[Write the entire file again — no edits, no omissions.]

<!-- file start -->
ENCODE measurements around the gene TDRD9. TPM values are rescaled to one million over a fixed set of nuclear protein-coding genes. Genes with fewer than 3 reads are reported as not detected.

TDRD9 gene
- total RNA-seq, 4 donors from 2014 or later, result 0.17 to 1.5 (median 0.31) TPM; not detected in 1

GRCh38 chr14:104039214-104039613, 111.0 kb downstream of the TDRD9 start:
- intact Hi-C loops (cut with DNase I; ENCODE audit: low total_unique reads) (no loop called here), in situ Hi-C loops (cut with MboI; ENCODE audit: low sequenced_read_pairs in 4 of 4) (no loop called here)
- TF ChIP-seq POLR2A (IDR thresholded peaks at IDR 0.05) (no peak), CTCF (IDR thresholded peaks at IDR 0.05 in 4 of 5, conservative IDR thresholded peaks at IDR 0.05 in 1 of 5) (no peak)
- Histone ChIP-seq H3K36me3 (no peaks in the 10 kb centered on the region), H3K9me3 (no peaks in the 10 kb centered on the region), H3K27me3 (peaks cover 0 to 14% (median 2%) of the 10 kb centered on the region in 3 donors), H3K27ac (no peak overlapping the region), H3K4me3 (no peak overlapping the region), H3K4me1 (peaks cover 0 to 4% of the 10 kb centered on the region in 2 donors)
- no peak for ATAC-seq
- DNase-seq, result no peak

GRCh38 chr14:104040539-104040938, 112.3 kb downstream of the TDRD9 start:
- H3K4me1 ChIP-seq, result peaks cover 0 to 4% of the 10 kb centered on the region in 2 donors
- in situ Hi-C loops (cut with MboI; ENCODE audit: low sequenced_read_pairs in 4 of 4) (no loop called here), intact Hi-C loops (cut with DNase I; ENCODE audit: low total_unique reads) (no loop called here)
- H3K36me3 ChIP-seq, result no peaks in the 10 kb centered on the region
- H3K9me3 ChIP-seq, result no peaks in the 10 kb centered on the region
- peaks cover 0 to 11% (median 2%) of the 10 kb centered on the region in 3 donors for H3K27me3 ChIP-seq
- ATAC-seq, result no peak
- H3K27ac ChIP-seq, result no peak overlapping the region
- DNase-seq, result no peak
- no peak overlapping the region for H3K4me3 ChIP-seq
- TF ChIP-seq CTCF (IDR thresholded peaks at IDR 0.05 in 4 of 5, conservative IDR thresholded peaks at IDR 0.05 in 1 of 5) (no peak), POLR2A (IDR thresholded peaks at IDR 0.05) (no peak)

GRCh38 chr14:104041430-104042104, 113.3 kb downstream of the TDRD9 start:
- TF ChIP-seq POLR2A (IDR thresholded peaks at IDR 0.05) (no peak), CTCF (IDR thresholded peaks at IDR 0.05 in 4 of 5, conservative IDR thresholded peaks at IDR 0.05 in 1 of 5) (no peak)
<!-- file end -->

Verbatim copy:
ENCODE measurements around the gene TDRD9. TPM values are rescaled to one million over a fixed set of nuclear protein-coding genes. Genes with fewer than 3 reads are reported as not detected.

TDRD9 gene
- total RNA-seq, 4 donors from 2014 or later, result 0.17 to 1.5 (median 0.31) TPM; not detected in 1

GRCh38 chr14:104039214-104039613, 111.0 kb downstream of the TDRD9 start:
- intact Hi-C loops (cut with DNase I; ENCODE audit: low total_unique reads) (no loop called here), in situ Hi-C loops (cut with MboI; ENCODE audit: low sequenced_read_pairs in 4 of 4) (no loop called here)
- TF ChIP-seq POLR2A (IDR thresholded peaks at IDR 0.05) (no peak), CTCF (IDR thresholded peaks at IDR 0.05 in 4 of 5, conservative IDR thresholded peaks at IDR 0.05 in 1 of 5) (no peak)
- Histone ChIP-seq H3K36me3 (no peaks in the 10 kb centered on the region), H3K9me3 (no peaks in the 10 kb centered on the region), H3K27me3 (peaks cover 0 to 14% (median 2%) of the 10 kb centered on the region in 3 donors), H3K27ac (no peak overlapping the region), H3K4me3 (no peak overlapping the region), H3K4me1 (peaks cover 0 to 4% of the 10 kb centered on the region in 2 donors)
- no peak for ATAC-seq
- DNase-seq, result no peak

GRCh38 chr14:104040539-104040938, 112.3 kb downstream of the TDRD9 start:
- H3K4me1 ChIP-seq, result peaks cover 0 to 4% of the 10 kb centered on the region in 2 donors
- in situ Hi-C loops (cut with MboI; ENCODE audit: low sequenced_read_pairs in 4 of 4) (no loop called here), intact Hi-C loops (cut with DNase I; ENCODE audit: low total_unique reads) (no loop called here)
- H3K36me3 ChIP-seq, result no peaks in the 10 kb centered on the region
- H3K9me3 ChIP-seq, result no peaks in the 10 kb centered on the region
- peaks cover 0 to 11% (median 2%) of the 10 kb centered on the region in 3 donors for H3K27me3 ChIP-seq
- ATAC-seq, result no peak
- H3K27ac ChIP-seq, result no peak overlapping the region
- DNase-seq, result no peak
- no peak overlapping the region for H3K4me3 ChIP-seq
- TF ChIP-seq CTCF (IDR thresholded peaks at IDR 0.05 in 4 of 5, conservative IDR thresholded peaks at IDR 0.05 in 1 of 5) (no peak), POLR2A (IDR thresholded peaks at IDR 0.05) (no peak)

GRCh38 chr14:104041430-104042104, 113.3 kb downstream of the TDRD9 start:
- TF ChIP-seq POLR2A (IDR thresholded peaks at IDR 0.05) (no peak), CTCF (IDR thresholded peaks at IDR 0.05 in 4 of 5, conservative IDR thresholded peaks at IDR 0.05 in 1 of 5) (no peak)